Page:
Add these sitcoms to your English lessons and speed up your language learning.
Sitcoms provide a fun and easy way to speed up the progress you’re making with your English lessons. Whether you’re learning online, in the classroom, alone or as part of a group, a little TV watching can actually help improve your English language comprehension, pronunciation and more.
What’s a sitcom?
Sitcom is short for situation comedy. It’s a type of television comedy that features the same regular cast of characters reacting to a range of funny, embarrassing or unusual situations. It’s usually set in the same place each week, like a family home or a workplace.
Why watch sitcoms?
- Improve your vocabulary – you’ll find a huge range of sitcoms to choose from, each giving you access to a whole new set of vocabulary. Sitcoms have been set in office environments, in government, hospitals, schools, the entertainment industry, family homes, restaurants, bars, flatshares and more – so you’ll hear words that are common to a range of environments.
- Learn ‘real’ English – the language used in sitcoms if often far more realistic than that used in strict grammar textbooks. By watching sitcoms you’ll become used to the way people really talk on the street, in their homes, among their friends and in the workplace.
- A fun way to learn – when you’re tired of the same old grammar books, turning on a comedy show is a great way to chill out (relax) and learn English at the same time. By varying your learning routine and including a mixture of resources, including books, video, audio and more, you help to keep your brain stimulated. You’ll be having more fun, staying motivated and as a result you’ll speed up your English language learning.
- Listening exercise – while you sit back and watch TV you’re actually taking part in a listening exercise. You’ll be hearing a range of accents and dialects, and learning how English is spoken in the real world. This will help you improve your listening comprehension and fluency skills, fast.
- Pronunciation – worried about your pronunciation skills? Compare the way you pronounce words with the characters in the show for an instant lesson.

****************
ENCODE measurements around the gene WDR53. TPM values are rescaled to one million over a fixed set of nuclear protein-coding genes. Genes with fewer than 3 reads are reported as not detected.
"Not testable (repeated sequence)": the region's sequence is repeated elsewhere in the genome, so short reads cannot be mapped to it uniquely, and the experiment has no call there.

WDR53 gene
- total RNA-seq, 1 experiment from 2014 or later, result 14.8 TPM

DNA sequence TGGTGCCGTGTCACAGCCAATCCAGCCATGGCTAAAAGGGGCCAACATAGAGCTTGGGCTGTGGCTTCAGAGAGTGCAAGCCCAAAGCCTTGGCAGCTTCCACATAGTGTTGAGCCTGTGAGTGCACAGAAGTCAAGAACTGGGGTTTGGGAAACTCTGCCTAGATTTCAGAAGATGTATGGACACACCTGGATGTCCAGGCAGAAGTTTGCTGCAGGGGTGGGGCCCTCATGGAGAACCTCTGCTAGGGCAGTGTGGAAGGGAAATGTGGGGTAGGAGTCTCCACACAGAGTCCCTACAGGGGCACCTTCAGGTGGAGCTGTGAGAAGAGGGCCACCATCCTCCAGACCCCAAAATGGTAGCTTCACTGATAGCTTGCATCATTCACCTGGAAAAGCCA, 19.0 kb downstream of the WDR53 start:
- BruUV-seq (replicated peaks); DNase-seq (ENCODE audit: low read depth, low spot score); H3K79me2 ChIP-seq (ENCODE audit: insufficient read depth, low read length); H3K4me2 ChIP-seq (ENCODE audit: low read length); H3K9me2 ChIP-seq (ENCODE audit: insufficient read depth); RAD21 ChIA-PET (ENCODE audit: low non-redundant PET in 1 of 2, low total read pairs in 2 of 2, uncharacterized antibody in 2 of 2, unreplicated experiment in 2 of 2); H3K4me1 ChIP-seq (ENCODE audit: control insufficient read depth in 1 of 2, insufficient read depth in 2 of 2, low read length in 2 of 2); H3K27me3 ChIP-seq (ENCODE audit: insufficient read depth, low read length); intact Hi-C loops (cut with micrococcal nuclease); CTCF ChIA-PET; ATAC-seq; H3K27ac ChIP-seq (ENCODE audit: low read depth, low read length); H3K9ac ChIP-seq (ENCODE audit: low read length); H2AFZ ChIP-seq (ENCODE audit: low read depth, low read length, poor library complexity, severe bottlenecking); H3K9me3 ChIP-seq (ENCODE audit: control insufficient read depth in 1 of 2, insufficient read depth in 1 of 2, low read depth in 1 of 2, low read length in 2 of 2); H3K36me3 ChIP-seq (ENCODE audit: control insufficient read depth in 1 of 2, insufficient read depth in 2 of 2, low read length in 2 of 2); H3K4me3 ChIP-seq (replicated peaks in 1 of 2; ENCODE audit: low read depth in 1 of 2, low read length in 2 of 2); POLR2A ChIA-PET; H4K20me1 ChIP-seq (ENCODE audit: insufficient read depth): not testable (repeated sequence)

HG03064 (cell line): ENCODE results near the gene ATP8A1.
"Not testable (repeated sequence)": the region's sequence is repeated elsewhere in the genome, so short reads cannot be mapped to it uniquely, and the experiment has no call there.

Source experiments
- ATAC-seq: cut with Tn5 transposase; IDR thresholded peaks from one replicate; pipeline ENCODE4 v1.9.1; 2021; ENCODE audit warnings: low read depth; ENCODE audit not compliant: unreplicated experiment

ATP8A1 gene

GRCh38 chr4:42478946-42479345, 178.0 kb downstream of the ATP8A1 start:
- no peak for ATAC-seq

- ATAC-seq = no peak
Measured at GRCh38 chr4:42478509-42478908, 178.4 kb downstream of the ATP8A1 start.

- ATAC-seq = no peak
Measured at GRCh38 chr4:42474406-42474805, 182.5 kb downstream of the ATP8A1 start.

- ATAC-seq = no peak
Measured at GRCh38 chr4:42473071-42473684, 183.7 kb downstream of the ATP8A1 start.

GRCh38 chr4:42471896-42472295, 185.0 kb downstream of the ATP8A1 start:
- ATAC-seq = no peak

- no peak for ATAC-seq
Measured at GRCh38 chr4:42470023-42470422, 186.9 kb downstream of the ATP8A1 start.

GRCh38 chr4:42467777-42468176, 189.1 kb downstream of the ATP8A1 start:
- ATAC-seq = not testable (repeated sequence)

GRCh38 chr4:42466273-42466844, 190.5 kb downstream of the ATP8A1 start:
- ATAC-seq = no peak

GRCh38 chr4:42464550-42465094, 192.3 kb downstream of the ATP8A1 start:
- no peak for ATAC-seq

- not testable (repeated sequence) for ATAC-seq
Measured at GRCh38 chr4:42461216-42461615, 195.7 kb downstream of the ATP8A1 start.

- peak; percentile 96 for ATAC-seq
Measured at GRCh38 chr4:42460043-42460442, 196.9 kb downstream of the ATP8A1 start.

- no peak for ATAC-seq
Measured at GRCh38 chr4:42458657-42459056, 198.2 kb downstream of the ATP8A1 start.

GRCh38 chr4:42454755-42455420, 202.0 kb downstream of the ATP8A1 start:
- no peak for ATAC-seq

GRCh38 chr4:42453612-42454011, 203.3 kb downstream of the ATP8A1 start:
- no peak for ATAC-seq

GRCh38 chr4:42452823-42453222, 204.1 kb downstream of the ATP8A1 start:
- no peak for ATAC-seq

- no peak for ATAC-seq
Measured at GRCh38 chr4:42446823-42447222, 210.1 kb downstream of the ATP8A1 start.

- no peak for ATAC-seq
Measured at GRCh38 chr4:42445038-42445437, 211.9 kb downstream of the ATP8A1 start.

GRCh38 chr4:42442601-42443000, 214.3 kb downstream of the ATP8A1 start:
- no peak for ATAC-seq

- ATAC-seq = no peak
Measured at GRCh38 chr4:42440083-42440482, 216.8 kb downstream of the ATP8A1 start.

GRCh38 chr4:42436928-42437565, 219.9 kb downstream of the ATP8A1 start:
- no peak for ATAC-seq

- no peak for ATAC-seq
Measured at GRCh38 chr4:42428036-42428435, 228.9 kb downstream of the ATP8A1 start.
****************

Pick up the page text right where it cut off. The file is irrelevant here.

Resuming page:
Rachel, Ross, Phoebe, Joey, Monica and Chandler are friends living, working and, occasionally, sleeping together in New York. They fight, they fall in and out of love, and have a lot of fun along the way. This is one of the most successful sitcoms of all time, so wherever you’re from in the world you’ve likely seen it dubbed into your own native language!
Want to know how friends talk to each other in America? Give Friends a try. You’ll get to hear real conversational English delivered naturally, which will help improve your own fluency too. The dialogue is delivered clearly, and the jokes are nice and easy to follow – so you’ll definitely get a laugh while you learn.
This is a spin-off of the hugely successful sitcom Cheers. Frasier Krane is a psychiatrist who has moved from Boston to Seattle to become a radio host. Listeners call in with their problems and he’s supposed to help them – although his own life is full of as many ups and downs as his callers.
Frasier’s a great show for language learners as the English spoken on the show is very clear. Playing a radio host, Frasier’s language is very accessible and his pronunciation is clear. For anyone interested in studying psychiatry or psychology you’ll pick up some useful subject-specific language too.
Roseanne Conner lives with her husband Dan and three kids, Darlene, Becky and DJ. They’re overweight, underpaid and are a typical family in middle America. The show was ground-breaking and stood out from other family sitcoms that often portrayed perfect ‘squeaky clean’ families, as the Conners were working class, unglamorous….and hilarious.
Family issues, relationships, friendship and emotions are all shared openly in Roseanne. You’ll get to hear language relating to all of these things. Part of Roseanne’s charm is that she’s strong, sarcastic and cynical, so you’ll get to grips with the idea of sarcasm used for laughs too.
One of the best medical sitcoms. Drama, relationships, work and personal issues mix as you follow the life of Dr. Meredith Grey. She’s training to become a surgeon and the show follows her progress in a Seattle hospital along with fellow trainee and accomplished doctors.
You’ll not only pick up a lot of idiomatic English expressions, you’ll also get to grips with a lot of medical and scientific terminology. Their use of medical English is precise, which is ideal if you plan on studying medicine, science or health subjects.
Thinking of becoming a lawyer? Brush up on your legal English with Ally McBeal and Boston Legal. Dream of working in TV? Try The Larry Sanders Show and 30 Rock.